Coaches Corner: Randy Carlson – The Citadel


carlson11.jpgCoaches Corner – Randy Carlson, The Citadel: Bulldog assistant coach Randy Carlson is one of very few coaches at The Citadel that was not homegrown, but he bleeds blue now and is very energetic about his program. He is also shares a great passion for the coaching profession and recently took some time for DP to talk about everything from a military school to professional baseball, he even gave us an insight to some of his personal favorites off the field: 

DP-How many years have you been in coaching? What got you into the business?

This is my 8th year overall and 5th year at The Citadel. I got into coaching because I couldn’t picture myself being away from the game. Coaching was the natural choice when playing was no longer an option.

DP-What is the most rewarding thing about being a baseball coach? 

Seeing the sense of accomplishment that players feel when they are rewarded for all of their hard work, both on the field and in the classroom, is very rewarding. 

DP-What does the term "coach" mean to you?

At the college level a "coach" is much more than a teacher of the game. A coach is also a friend, academic advisor, role model, motivator…a guardian to all the players whose parents have put their trust in you to look out for their son’s well-being while he is away from home.

DP-What is something you wish everyone knew about your profession?

If for no other reason than just so I don’t have to answer the question so often, coaching is a full-time profession…all year long. We have to work just as hard, if not harder, during the parts of the year when we aren’t playing as we do in the spring when we are in the middle of our schedule. There is always something that needs to be done, whether it’s recruiting, scheduling, practicing, ordering equipment, checking up on players’ academics, fundraising, etc.

DP-We all know there is very little money in getting started in coaching at the college level yet the time involved is mind-boggling, why did you do it?

Like I mentioned earlier, I just couldn’t see myself without baseball in my life every day. There is nothing in the world quite like the feeling of being part of a team with a common goal in mind. Quite honestly, when you’ve never made any money in the first place you don’t realize how little you are making so it’s not a big deal starting out. I felt very fortunate to be given my first coaching opportunity by Mike McGuire, who has become a very good friend of mine, at Lander University and his generosity in paying me through camps gave me more than enough to pay the rent and put food on the table…and I even had enough left over to make sure I had the MLB Extra Innings package every year. Haha.

DP-Describe your coaching experience at The Citadel, from how it began to some of your highlights while there. 

I have had so many great experiences here at The Citadel and developed so many close relationships. I was lucky to be given an opportunity to become the volunteer here by Coach Jordan in August 2005 and then a full-time position in the summer of 2008. There have been so many great moments during that time, from multiple wins against opponents ranked in the Top 5 in the country to some great runs in the Southern Conference tournament to seeing many former Bulldogs play professional baseball, but the highlights to me have been getting to know the incredible people that have come through this program and getting to be a part of The Citadel family.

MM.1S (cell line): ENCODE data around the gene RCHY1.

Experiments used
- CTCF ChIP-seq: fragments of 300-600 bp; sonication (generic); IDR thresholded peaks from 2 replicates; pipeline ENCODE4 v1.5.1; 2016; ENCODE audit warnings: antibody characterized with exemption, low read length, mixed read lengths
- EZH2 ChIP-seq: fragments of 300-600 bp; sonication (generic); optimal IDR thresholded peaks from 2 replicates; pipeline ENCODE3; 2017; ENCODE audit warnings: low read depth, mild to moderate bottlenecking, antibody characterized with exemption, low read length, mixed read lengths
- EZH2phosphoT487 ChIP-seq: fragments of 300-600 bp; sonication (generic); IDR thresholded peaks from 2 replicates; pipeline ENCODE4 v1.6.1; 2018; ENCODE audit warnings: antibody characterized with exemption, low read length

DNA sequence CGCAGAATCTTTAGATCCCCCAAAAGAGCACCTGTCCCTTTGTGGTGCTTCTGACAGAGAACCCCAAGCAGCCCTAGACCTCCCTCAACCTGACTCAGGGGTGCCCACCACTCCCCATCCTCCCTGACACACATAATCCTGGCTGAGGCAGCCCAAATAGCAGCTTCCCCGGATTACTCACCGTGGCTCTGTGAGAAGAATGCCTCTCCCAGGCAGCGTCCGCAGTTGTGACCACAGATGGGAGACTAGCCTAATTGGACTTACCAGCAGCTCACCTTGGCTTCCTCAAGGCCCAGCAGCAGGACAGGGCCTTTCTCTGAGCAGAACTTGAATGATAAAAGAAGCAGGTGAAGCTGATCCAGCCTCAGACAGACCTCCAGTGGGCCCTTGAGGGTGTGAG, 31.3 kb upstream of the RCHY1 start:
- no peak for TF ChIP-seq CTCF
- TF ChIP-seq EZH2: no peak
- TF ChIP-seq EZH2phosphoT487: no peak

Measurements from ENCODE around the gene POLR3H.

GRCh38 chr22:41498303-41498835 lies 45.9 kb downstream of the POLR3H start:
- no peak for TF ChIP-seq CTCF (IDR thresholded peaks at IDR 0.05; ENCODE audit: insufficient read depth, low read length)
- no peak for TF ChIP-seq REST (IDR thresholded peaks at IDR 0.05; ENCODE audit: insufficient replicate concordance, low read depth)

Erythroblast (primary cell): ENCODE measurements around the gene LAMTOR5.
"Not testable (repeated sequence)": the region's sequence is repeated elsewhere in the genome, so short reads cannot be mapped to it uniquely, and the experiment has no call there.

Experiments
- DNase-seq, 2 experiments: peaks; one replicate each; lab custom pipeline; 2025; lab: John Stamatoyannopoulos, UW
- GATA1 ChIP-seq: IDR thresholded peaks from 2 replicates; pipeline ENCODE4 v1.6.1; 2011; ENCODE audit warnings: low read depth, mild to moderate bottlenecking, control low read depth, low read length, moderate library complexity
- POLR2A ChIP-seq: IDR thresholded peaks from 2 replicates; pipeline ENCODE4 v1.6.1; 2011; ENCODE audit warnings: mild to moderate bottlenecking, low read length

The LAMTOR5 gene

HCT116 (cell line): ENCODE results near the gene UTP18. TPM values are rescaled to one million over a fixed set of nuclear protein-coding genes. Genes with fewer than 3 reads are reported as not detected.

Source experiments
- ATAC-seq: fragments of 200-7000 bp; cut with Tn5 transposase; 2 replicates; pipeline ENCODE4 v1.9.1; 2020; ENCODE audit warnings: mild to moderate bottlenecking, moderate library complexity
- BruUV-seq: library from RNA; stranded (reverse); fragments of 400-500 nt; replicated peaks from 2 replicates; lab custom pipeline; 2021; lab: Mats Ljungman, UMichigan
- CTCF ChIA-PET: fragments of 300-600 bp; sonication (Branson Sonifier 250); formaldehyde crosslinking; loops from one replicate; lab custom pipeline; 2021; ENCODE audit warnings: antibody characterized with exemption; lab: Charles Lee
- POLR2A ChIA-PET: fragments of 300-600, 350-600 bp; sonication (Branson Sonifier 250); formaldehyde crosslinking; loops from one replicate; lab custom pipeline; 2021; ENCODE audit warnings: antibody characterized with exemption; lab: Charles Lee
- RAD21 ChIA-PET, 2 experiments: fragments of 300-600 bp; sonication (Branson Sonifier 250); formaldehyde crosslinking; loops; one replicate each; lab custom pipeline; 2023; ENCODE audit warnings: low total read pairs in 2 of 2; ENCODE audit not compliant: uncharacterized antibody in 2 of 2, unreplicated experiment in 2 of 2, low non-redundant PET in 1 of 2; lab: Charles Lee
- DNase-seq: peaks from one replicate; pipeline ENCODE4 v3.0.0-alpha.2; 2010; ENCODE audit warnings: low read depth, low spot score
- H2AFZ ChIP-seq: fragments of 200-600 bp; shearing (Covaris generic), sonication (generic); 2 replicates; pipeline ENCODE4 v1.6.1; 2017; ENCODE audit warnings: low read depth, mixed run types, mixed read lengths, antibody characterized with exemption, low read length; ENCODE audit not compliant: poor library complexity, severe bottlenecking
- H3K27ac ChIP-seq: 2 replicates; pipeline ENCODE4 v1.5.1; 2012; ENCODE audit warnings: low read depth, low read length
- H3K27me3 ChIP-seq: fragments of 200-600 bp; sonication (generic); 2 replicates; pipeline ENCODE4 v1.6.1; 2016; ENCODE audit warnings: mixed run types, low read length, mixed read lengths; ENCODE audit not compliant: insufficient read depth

carlsonrandy-head09.jpgDP-You chose a military school to coach at. What is the benefit of obtaining a degree from a military school?
There are many benefits of a degree from The Citadel. This degree carries an incredible amount of weight in the "real world." It will open many doors for you and present you with many opportunities. It’s up to you to take advantage of those opportunities but they will be there for our graduates. Many of our players have very good jobs waiting on them when they finish.

DP: How do you balance the time demands of coaching and a personal life?

Well, truth be told, I haven’t really had to figure this one out yet. I just got engaged about two months ago, and luckily for me, my fiancée, Sara, is a college volleyball coach so she understands what goes in to the profession. Up until this point I have never had to balance the two. Check back later and I’m sure Sara will let you know how I’m doing.

DP-When you hear the expression "old school baseball", what does that phrase mean to you? 

Old-school baseball is usually winning baseball. To me, it is putting the importance of your team’s success far ahead of the importance of your line in the box score. It is finding a way to compete and win on a day when things aren’t going your way. As a team, can you find a way to score when you can’t seem to buy a hit? Can you keep a team off the scoreboard when you don’t have your best stuff on the mound? That’s what sets the men apart from the boys.

DP-What is the definition of a "student-athlete"? 

A "student-athlete" is someone who has a desire to put in the work that it takes to excel in both academics and athletics. There is enough time in the day to accomplish both. The best "student-athlete" is the one who can manage his time in a way that he doesn’t have to sacrifice either. If you prepare yourself you should never have to give up something on one side to achieve something else on the other.

DP-What MLB feat in history do you wish you’d been inside the stadium to witness and why? 

I have to pick two here, one that is very well-known and another that is not. I am a huge New York Mets fan as anyone that knows me is well aware of. The first moment is Game 6 of the 1986 World Series when the Mets were down to their final out before staging one of the most miraculous comebacks in World Series history concluding with Bill Buckner’s error on Mookie Wilson’s groundball up the first base line. The second was on September 21, 2001 in the first game in New York after the 9/11 attacks. The Braves were visiting the Mets at Shea Stadium and leading by one in the 8th inning when Mike Piazza came to the plate and blasted a go-ahead 2-run home run to centerfield. The home run was so symbolic of the spirit showed by the citizens of NYC in overcoming possibly our nation’s greatest tragedy. It’s just one of the many instances where sports become so much more than just a game.

DP-What is your most memorable experience as a baseball coach?